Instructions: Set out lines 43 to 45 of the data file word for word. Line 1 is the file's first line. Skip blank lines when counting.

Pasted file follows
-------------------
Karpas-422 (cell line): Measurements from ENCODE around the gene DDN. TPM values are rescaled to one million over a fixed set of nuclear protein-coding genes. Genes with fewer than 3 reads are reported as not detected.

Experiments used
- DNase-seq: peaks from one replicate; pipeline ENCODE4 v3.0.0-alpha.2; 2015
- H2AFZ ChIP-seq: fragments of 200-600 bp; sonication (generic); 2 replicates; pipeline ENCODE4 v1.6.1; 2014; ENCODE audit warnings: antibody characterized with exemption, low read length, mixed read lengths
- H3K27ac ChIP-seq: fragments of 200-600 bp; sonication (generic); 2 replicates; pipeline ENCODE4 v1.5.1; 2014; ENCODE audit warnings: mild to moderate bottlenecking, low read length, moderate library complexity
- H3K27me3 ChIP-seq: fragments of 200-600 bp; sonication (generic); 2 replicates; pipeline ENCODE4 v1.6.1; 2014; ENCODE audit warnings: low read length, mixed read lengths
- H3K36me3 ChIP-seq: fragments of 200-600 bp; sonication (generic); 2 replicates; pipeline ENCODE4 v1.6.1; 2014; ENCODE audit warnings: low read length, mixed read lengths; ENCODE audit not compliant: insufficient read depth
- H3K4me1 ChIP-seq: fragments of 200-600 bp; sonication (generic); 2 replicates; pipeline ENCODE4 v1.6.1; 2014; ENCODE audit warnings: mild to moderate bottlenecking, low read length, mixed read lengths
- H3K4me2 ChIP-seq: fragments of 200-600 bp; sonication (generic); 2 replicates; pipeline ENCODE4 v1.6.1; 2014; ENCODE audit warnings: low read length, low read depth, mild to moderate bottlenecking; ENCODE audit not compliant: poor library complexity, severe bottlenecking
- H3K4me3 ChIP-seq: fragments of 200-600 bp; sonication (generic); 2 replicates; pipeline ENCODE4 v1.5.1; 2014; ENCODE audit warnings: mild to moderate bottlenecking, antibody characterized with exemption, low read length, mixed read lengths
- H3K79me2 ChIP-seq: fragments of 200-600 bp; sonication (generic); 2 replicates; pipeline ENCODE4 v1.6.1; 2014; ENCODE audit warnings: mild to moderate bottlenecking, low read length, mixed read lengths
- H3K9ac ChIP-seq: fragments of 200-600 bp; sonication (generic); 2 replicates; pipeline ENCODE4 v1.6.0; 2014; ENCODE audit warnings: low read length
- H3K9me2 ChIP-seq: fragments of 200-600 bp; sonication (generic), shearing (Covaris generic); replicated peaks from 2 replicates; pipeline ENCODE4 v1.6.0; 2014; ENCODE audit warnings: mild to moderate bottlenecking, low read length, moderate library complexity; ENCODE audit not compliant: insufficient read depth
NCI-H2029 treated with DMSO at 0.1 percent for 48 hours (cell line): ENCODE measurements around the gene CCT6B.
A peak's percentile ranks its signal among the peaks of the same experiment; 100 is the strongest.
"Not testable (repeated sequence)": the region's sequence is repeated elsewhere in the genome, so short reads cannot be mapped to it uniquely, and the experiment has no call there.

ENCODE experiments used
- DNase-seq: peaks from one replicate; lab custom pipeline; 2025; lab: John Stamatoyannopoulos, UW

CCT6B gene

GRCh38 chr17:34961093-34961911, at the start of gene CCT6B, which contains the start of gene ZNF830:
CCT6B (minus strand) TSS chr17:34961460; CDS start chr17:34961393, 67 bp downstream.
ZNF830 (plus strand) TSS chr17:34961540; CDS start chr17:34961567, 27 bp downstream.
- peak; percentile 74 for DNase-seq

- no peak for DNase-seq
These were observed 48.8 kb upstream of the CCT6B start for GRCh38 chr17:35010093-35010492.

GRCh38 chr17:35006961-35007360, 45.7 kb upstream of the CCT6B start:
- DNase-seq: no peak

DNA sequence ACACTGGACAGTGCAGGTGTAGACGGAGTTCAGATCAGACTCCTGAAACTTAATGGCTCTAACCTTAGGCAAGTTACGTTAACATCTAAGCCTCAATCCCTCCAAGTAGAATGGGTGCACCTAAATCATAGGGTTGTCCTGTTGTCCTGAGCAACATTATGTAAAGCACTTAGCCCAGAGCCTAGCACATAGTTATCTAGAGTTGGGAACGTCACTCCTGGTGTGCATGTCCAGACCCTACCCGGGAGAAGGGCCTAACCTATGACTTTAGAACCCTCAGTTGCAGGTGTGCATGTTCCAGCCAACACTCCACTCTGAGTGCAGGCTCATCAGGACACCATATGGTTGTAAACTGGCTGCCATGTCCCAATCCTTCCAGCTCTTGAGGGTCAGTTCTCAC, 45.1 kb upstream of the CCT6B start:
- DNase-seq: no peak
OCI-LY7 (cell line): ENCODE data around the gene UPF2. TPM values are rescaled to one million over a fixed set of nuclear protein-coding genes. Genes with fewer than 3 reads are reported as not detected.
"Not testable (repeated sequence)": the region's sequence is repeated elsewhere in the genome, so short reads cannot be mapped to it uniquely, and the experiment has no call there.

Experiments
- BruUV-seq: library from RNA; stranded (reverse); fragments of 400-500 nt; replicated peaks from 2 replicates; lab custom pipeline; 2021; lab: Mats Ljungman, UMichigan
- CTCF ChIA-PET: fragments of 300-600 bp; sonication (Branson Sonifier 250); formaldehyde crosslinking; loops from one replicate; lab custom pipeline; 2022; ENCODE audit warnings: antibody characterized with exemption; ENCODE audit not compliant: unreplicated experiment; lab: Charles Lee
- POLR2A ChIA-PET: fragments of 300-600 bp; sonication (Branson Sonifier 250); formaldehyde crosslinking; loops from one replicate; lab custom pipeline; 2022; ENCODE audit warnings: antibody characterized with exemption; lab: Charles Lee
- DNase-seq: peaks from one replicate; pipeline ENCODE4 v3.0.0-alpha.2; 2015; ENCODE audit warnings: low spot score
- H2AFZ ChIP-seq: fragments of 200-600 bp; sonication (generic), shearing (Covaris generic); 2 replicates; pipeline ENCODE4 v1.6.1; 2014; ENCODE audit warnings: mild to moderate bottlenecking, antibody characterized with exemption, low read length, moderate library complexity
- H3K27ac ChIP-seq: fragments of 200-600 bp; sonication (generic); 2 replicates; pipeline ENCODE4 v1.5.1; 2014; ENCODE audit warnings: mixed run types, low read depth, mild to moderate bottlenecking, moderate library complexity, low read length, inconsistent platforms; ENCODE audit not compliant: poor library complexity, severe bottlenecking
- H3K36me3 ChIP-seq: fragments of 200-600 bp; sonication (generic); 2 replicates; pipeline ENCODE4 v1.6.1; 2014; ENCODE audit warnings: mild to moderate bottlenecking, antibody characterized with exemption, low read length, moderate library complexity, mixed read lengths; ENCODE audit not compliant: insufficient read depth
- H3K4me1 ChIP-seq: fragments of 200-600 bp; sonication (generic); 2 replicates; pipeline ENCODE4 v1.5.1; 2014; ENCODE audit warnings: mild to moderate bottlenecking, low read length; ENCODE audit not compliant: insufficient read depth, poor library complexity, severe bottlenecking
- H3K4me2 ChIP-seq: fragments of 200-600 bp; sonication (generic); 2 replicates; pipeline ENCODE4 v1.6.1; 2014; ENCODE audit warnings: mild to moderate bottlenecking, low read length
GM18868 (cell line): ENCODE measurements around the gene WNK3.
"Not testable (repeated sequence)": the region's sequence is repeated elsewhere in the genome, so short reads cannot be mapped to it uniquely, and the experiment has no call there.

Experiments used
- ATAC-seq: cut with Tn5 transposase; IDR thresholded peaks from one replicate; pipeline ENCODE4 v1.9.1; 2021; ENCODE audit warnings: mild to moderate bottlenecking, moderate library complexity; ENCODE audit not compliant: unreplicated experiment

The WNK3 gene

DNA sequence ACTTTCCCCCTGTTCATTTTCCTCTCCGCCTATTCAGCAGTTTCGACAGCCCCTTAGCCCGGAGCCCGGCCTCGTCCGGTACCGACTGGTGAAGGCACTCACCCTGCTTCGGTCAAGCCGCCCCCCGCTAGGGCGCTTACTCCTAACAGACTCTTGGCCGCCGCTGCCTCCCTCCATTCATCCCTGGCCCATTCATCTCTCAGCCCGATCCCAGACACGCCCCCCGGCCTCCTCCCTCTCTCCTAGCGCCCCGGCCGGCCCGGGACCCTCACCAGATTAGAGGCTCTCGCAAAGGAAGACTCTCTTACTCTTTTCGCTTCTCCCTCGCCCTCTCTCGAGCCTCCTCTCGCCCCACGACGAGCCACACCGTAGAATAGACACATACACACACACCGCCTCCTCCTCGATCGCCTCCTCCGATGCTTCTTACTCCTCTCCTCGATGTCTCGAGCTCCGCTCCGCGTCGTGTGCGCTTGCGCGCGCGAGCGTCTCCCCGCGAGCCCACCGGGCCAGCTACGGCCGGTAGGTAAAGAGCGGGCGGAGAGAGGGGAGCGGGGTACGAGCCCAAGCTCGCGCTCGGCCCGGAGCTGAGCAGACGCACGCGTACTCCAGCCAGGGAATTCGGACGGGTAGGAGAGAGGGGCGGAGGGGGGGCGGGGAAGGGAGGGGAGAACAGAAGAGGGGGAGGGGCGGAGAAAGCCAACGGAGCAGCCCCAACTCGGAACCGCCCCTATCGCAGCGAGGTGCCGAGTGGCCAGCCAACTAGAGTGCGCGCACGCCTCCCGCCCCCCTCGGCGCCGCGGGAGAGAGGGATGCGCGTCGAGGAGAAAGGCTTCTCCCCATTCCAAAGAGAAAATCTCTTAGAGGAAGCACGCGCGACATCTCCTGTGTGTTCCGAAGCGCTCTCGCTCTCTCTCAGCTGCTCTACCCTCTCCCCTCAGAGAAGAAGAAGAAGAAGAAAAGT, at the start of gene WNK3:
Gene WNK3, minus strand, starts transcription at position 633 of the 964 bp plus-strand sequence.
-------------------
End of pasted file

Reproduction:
"Not testable (repeated sequence)": the region's sequence is repeated elsewhere in the genome, so short reads cannot be mapped to it uniquely, and the experiment has no call there.

Experiments used
- ATAC-seq: cut with Tn5 transposase; IDR thresholded peaks from one replicate; pipeline ENCODE4 v1.9.1; 2021; ENCODE audit warnings: mild to moderate bottlenecking, moderate library complexity; ENCODE audit not compliant: unreplicated experiment